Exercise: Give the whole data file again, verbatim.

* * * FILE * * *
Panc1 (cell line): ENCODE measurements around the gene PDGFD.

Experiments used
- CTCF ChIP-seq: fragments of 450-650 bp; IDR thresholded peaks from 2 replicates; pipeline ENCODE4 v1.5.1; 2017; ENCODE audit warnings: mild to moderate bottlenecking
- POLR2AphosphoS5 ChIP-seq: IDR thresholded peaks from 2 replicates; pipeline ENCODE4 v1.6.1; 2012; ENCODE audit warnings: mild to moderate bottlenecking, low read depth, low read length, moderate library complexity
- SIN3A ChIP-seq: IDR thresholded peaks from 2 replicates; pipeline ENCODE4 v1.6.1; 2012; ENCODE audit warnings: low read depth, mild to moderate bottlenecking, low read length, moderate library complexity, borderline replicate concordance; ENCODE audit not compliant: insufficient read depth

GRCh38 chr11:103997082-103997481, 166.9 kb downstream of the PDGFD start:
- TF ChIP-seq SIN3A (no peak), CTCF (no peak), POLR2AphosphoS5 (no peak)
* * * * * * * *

Panc1 (cell line): ENCODE measurements around the gene PDGFD.

Experiments used
- CTCF ChIP-seq: fragments of 450-650 bp; IDR thresholded peaks from 2 replicates; pipeline ENCODE4 v1.5.1; 2017; ENCODE audit warnings: mild to moderate bottlenecking
- POLR2AphosphoS5 ChIP-seq: IDR thresholded peaks from 2 replicates; pipeline ENCODE4 v1.6.1; 2012; ENCODE audit warnings: mild to moderate bottlenecking, low read depth, low read length, moderate library complexity
- SIN3A ChIP-seq: IDR thresholded peaks from 2 replicates; pipeline ENCODE4 v1.6.1; 2012; ENCODE audit warnings: low read depth, mild to moderate bottlenecking, low read length, moderate library complexity, borderline replicate concordance; ENCODE audit not compliant: insufficient read depth

GRCh38 chr11:103997082-103997481, 166.9 kb downstream of the PDGFD start:
- TF ChIP-seq SIN3A (no peak), CTCF (no peak), POLR2AphosphoS5 (no peak)